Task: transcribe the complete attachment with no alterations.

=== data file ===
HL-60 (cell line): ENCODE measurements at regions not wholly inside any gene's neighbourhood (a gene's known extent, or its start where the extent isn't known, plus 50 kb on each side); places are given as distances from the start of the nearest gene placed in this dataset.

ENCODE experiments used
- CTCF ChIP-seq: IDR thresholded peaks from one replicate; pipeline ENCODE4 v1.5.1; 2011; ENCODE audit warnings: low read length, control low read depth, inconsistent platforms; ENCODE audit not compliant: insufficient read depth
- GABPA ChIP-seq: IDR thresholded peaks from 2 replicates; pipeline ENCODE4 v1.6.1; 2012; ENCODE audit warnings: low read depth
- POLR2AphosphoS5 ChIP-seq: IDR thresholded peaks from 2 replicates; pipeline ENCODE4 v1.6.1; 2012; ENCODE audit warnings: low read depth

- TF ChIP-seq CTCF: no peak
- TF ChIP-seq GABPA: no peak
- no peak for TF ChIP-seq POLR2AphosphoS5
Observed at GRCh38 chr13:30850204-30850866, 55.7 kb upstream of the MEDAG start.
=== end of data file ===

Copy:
HL-60 (cell line): ENCODE measurements at regions not wholly inside any gene's neighbourhood (a gene's known extent, or its start where the extent isn't known, plus 50 kb on each side); places are given as distances from the start of the nearest gene placed in this dataset.

ENCODE experiments used
- CTCF ChIP-seq: IDR thresholded peaks from one replicate; pipeline ENCODE4 v1.5.1; 2011; ENCODE audit warnings: low read length, control low read depth, inconsistent platforms; ENCODE audit not compliant: insufficient read depth
- GABPA ChIP-seq: IDR thresholded peaks from 2 replicates; pipeline ENCODE4 v1.6.1; 2012; ENCODE audit warnings: low read depth
- POLR2AphosphoS5 ChIP-seq: IDR thresholded peaks from 2 replicates; pipeline ENCODE4 v1.6.1; 2012; ENCODE audit warnings: low read depth

- TF ChIP-seq CTCF: no peak
- TF ChIP-seq GABPA: no peak
- no peak for TF ChIP-seq POLR2AphosphoS5
Observed at GRCh38 chr13:30850204-30850866, 55.7 kb upstream of the MEDAG start.